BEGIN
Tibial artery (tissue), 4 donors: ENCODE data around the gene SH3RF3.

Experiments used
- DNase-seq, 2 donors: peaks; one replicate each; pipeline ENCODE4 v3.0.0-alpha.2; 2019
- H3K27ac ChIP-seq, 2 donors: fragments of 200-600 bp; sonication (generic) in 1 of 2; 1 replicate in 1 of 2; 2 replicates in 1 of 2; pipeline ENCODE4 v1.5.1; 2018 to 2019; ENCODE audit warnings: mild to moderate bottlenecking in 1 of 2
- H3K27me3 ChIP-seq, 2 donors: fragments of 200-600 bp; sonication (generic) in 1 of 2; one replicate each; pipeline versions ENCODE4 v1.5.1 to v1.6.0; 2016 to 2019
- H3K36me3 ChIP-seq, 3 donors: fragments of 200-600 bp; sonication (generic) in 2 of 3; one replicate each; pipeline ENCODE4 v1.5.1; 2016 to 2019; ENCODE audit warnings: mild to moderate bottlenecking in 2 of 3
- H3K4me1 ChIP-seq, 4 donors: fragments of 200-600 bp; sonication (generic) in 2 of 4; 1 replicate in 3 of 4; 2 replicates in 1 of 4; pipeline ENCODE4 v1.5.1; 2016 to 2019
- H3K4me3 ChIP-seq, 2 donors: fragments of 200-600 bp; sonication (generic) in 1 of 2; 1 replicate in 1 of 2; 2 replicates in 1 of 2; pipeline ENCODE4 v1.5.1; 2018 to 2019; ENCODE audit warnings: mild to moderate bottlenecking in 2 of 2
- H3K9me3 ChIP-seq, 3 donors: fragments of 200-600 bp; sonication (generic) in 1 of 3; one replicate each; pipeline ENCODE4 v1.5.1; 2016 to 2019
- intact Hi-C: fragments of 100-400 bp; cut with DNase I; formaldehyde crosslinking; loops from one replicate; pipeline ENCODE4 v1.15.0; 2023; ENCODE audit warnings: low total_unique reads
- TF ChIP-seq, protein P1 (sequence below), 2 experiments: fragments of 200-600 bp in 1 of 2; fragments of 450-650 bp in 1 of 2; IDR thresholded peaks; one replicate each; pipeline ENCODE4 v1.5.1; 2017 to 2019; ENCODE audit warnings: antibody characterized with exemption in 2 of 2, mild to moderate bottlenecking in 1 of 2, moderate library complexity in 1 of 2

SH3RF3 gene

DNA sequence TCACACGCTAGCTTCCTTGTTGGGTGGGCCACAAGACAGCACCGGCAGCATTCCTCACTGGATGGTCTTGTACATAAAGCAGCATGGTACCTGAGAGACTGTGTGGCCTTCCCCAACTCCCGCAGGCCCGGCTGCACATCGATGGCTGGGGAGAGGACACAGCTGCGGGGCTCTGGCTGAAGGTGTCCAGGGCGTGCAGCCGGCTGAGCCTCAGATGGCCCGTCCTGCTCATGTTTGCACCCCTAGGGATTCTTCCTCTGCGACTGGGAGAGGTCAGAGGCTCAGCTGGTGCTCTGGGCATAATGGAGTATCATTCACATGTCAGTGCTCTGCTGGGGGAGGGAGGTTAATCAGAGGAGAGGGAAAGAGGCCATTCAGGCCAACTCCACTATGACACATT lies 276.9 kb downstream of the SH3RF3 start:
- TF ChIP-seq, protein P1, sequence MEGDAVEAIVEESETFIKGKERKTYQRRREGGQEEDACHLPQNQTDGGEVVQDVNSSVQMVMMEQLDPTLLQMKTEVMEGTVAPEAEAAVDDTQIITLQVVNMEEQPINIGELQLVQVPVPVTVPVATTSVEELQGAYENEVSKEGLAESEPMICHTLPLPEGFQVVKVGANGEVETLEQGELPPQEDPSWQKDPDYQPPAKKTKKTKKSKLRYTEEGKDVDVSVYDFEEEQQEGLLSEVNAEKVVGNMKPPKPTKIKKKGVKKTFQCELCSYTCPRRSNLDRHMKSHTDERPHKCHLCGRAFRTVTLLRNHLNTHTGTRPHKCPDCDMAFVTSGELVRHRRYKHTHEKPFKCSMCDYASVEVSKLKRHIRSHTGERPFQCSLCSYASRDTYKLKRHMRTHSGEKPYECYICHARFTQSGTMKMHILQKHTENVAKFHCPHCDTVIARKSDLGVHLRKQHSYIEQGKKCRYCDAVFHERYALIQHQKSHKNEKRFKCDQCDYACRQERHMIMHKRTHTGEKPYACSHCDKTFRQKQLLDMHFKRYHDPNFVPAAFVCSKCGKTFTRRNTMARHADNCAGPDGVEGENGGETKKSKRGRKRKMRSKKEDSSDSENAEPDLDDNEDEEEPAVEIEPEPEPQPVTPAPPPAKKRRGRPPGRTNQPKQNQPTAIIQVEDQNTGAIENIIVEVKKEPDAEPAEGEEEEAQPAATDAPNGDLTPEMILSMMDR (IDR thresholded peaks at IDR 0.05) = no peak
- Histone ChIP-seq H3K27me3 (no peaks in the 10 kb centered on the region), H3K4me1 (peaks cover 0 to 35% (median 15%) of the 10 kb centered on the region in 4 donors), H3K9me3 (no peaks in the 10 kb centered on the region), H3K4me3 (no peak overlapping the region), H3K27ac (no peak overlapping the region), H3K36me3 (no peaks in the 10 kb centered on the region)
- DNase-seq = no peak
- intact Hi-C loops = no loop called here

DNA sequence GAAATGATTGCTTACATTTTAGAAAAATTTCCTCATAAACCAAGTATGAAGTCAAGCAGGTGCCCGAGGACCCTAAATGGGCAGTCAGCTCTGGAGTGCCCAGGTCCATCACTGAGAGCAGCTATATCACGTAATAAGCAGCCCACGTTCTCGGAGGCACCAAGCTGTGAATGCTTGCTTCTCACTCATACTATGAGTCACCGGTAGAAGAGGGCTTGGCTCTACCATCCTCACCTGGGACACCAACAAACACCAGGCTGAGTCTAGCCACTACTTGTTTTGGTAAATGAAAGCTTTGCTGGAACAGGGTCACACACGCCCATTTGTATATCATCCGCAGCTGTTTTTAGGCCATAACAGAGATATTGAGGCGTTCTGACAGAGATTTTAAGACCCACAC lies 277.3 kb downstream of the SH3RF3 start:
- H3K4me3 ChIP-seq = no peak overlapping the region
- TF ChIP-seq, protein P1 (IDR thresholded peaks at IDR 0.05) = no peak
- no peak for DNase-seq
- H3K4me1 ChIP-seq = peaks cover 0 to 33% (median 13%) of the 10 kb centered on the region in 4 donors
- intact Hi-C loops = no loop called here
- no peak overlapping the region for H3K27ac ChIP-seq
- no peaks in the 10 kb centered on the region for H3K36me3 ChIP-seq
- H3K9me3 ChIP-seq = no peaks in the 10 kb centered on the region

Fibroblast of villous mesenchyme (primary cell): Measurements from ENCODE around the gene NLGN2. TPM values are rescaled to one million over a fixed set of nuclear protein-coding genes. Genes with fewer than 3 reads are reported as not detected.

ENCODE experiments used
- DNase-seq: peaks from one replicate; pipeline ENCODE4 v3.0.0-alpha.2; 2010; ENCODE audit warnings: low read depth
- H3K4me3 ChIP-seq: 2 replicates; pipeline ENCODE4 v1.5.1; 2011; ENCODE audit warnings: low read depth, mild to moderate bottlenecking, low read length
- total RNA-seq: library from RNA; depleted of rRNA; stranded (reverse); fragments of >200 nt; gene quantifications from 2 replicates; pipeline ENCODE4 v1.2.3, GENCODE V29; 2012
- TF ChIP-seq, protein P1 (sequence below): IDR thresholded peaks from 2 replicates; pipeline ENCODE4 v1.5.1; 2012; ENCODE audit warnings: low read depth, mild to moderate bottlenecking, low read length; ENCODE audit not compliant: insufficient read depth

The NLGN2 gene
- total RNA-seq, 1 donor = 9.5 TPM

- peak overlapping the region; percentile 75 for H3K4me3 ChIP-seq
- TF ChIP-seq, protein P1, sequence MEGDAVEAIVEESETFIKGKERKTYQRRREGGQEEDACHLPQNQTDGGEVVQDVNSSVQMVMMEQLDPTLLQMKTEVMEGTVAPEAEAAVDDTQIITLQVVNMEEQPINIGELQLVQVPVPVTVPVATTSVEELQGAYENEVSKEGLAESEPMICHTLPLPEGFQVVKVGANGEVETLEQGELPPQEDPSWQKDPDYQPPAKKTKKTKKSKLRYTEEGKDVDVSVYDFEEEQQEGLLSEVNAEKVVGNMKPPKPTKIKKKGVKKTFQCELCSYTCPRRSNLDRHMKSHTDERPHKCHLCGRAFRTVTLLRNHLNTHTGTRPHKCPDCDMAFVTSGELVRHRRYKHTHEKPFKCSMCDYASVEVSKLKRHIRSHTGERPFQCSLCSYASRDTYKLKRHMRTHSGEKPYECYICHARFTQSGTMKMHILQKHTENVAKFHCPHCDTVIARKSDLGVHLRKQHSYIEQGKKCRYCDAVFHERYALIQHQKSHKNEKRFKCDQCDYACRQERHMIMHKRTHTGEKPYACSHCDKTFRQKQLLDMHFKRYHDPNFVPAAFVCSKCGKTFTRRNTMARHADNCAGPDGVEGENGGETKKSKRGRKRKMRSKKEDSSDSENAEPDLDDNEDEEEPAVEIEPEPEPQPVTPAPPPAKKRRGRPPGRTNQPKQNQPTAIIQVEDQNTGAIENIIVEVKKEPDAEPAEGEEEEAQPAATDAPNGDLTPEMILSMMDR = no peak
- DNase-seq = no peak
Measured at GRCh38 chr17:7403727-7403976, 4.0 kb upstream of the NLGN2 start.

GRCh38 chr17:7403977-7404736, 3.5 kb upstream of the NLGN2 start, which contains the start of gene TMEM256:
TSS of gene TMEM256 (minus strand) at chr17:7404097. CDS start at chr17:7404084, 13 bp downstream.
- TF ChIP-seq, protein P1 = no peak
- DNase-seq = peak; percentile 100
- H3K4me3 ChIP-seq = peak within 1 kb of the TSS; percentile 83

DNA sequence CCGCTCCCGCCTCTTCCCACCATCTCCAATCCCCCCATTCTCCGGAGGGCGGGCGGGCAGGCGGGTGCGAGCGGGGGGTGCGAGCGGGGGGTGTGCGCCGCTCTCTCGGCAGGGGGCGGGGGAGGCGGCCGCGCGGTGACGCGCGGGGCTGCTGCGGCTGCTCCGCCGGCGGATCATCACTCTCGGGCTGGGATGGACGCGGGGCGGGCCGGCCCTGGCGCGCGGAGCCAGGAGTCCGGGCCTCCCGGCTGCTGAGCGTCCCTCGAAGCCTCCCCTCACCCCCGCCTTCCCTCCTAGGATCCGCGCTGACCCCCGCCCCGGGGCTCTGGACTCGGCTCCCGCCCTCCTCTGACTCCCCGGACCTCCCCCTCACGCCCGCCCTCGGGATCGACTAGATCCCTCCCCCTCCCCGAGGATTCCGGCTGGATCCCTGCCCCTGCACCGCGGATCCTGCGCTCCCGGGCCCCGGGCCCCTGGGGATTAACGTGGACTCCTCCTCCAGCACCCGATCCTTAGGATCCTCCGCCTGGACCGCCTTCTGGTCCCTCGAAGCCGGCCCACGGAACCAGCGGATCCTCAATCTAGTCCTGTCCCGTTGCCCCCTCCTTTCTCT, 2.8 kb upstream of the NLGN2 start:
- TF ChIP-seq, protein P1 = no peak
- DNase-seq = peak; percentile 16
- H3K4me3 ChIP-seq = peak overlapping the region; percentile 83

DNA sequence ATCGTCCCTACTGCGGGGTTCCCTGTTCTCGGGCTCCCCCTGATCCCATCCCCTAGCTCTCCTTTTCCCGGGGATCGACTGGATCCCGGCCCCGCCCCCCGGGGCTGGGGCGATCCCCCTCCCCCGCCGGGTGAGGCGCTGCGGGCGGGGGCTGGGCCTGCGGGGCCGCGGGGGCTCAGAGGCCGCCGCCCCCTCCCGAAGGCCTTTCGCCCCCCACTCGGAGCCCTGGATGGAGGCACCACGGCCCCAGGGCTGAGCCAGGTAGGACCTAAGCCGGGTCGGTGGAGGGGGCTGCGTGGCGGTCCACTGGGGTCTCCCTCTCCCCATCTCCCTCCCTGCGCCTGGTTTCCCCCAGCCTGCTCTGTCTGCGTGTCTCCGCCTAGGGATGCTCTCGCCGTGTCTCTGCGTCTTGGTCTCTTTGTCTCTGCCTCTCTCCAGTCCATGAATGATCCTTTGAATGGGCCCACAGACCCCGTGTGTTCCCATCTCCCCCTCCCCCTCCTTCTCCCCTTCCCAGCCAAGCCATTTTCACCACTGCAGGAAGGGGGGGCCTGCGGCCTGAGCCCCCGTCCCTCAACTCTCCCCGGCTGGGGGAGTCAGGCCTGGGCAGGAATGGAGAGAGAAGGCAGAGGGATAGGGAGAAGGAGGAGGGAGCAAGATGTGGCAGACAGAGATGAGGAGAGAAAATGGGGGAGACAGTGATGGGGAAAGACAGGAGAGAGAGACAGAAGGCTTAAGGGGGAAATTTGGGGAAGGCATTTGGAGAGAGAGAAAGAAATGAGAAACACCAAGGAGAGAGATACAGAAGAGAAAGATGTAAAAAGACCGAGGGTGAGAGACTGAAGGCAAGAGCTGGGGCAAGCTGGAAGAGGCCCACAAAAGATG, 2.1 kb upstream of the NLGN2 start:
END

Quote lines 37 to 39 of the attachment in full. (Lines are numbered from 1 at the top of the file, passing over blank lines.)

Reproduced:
- DNase-seq = no peak
Measured at GRCh38 chr17:7403727-7403976, 4.0 kb upstream of the NLGN2 start.

GRCh38 chr17:7403977-7404736, 3.5 kb upstream of the NLGN2 start, which contains the start of gene TMEM256: